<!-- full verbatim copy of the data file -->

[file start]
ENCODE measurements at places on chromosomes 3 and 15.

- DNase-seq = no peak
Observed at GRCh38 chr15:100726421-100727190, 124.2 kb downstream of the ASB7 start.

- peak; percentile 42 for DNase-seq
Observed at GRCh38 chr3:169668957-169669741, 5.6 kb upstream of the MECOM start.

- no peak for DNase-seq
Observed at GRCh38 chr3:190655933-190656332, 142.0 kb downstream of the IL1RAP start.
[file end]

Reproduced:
ENCODE measurements at places on chromosomes 3 and 15.

- DNase-seq = no peak
Observed at GRCh38 chr15:100726421-100727190, 124.2 kb downstream of the ASB7 start.

- peak; percentile 42 for DNase-seq
Observed at GRCh38 chr3:169668957-169669741, 5.6 kb upstream of the MECOM start.

- no peak for DNase-seq
Observed at GRCh38 chr3:190655933-190656332, 142.0 kb downstream of the IL1RAP start.